With that in mind, I think we can safely separate Link’s nature from his gender. What I hope to argue is that Link’s personality is both distinct from and potentially even conflicting with his masculinity and to do that we must accept that we are analysing the evolution of a defunct character that has only been maintained through chance. If Link was being conceived today as a fully formed character, how different would he be? I highly doubt Nintendo would have made Link female even if they had could have done so (the 1980s world of Japanese gaming hardly sounded like a forefront of feminist progression), but just how different is he from the quintessential male action lead in spite of this?

When you think about the kind of character that Link is, some intriguing thoughts come to mind. While his innocence, bravery and purity are all defining aspects of his character (to the point where he is often portrayed as being a young child), Link’s passivity, his all-round obliviousness to his situation, the fact that he is typically reactive in his behaviour; these all seem to be more female traits than male. Even his trademark stoic nature seems to play to the antiquated idea that women (and children) should be seen and not heard. Link is a hero of destiny, his quest is never self imposed and he is always guided from one temple to another where he is told more and more of his duty to his people; can we really accept Link as a male hero when he seems to fill the typically female role of reaction, acceptance and innocence?

On the other hand is Ganondorf, a ruthless, dominant figure that seems surprisingly connected to his gender for a character that started out life as a demonic pig. While his portrayal has varied throughout the Zelda series, we are repeatedly brought back to his innate wickedness but also his justifications for such cruelty. Does his masculinity legitimize his power-hungry nature in our eyes? If he was a woman, would we as an audience look upon him differently? Certainly, both society and the history of narrative has conditioned us to paint conceptions of desperation, envy, selfishness and loneliness onto evil female characters (or conversely strip them of their very feminine nature, circa Lady Macbeth) but we do none of this with Ganondorf.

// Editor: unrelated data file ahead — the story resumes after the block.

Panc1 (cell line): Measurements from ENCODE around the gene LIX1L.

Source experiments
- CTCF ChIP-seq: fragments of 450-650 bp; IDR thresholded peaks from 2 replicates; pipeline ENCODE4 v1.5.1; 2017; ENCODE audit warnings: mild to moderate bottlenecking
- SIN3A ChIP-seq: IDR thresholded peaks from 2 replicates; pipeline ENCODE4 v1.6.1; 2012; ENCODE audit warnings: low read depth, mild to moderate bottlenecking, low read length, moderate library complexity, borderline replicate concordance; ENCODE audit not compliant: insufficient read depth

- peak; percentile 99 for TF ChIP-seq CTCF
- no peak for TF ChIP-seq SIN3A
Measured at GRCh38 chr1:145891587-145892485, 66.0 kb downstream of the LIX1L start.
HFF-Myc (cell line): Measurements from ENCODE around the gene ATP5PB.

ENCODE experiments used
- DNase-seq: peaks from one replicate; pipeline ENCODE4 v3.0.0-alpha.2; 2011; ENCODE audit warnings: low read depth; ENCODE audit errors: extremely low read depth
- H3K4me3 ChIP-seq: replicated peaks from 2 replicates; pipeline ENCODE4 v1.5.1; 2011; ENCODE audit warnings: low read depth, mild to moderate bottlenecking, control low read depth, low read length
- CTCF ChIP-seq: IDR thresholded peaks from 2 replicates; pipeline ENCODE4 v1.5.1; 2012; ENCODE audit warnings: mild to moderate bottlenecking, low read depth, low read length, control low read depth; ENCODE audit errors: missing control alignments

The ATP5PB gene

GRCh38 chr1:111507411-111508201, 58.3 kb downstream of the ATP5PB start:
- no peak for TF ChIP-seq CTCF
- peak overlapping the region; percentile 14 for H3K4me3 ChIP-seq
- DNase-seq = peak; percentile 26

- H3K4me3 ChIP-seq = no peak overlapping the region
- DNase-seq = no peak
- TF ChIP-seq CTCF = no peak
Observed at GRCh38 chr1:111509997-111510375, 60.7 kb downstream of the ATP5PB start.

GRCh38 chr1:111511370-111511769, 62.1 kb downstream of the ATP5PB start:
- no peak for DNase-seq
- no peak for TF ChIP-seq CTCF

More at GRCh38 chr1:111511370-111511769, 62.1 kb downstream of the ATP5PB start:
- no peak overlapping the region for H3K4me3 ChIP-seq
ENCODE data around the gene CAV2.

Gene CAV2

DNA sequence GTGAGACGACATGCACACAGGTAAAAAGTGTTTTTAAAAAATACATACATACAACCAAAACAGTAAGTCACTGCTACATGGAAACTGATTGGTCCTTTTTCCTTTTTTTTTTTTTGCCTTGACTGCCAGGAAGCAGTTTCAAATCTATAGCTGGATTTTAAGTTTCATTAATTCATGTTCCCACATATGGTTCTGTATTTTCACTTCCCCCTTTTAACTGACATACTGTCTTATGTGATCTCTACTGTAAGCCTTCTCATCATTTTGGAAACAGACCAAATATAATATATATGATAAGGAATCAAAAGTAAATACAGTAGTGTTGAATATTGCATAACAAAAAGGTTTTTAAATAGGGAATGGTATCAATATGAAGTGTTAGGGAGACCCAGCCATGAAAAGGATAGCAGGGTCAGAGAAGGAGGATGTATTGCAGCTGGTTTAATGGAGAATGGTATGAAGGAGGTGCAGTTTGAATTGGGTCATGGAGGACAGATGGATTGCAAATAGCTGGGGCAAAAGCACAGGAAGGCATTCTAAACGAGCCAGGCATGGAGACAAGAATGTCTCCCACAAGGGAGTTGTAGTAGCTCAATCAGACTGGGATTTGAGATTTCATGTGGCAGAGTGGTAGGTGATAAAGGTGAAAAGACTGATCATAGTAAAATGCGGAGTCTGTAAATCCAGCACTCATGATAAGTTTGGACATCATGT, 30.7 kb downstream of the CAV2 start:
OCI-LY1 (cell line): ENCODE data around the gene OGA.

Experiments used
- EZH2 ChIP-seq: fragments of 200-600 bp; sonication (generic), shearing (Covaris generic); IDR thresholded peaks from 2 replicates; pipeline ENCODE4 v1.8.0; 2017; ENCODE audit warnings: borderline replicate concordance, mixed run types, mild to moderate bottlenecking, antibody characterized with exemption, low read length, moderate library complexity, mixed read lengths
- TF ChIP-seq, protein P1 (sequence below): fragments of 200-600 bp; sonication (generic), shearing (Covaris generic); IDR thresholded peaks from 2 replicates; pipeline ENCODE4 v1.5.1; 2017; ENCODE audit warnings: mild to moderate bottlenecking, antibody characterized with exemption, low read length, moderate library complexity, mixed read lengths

On the contrary, Ganondorf appears to be one of gaming’s most respected villains (if such a status exists) and his gender almost gives him a prerogative to carry such acts. The broken man at the end of Wind Waker is neither a one-dimensional antagonist among the ranks of Bowser or those aliens in Space Invaders and nor is he some gender-bending bunny boiler channelling Glenn Close in Fatal Attraction; he is a villain who commands respect of both his power and potential. It is quite the anomaly that Ganondorf’s behaviour is virtually justified by his sex but in contrast, Link’s is somewhat negated.